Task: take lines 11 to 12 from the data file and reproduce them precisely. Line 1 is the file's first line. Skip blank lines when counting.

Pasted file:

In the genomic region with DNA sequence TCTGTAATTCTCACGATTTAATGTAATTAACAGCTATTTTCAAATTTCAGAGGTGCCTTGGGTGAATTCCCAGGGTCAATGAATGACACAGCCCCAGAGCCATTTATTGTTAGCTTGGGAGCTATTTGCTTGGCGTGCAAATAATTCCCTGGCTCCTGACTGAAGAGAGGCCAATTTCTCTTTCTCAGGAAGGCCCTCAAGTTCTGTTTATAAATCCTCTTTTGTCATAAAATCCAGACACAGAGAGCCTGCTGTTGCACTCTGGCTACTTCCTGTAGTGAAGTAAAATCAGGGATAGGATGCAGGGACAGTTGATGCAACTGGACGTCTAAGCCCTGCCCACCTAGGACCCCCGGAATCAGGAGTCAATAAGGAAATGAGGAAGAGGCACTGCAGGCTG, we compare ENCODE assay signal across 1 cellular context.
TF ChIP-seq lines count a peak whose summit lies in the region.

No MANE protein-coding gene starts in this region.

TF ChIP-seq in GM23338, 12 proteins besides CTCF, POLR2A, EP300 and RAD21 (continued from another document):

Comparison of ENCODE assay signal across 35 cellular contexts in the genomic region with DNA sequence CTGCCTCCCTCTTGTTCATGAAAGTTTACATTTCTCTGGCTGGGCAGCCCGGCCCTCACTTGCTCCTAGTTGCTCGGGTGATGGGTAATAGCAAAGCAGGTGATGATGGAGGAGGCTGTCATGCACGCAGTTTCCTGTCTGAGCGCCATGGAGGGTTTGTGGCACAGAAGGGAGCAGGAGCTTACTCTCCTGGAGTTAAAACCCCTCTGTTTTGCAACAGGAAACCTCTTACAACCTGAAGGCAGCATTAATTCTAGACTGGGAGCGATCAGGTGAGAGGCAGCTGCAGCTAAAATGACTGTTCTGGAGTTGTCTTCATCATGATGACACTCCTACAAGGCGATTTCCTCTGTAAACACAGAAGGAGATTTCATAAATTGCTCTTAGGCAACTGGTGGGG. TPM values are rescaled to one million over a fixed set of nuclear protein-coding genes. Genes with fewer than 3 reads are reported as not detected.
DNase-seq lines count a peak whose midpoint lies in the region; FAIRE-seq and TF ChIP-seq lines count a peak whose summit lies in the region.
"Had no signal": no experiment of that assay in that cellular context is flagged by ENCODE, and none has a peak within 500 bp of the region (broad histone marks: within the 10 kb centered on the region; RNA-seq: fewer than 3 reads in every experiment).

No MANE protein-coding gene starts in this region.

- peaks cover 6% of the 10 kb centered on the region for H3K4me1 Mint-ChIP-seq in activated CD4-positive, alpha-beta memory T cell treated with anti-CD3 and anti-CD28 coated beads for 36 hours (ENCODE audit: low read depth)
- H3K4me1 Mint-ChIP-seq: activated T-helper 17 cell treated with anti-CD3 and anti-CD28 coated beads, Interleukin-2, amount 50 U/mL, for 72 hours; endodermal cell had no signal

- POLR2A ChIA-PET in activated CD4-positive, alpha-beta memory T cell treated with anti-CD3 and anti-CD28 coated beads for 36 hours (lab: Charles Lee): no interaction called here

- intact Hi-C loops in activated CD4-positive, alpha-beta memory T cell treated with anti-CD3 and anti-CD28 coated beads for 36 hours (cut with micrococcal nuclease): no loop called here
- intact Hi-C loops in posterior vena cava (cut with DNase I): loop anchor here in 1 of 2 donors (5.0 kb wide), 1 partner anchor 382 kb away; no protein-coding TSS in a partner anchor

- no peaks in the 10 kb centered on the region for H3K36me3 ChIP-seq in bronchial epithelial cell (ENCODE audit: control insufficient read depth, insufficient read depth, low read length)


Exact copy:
- POLR2A ChIA-PET in activated CD4-positive, alpha-beta memory T cell treated with anti-CD3 and anti-CD28 coated beads for 36 hours (lab: Charles Lee): no interaction called here

- intact Hi-C loops in activated CD4-positive, alpha-beta memory T cell treated with anti-CD3 and anti-CD28 coated beads for 36 hours (cut with micrococcal nuclease): no loop called here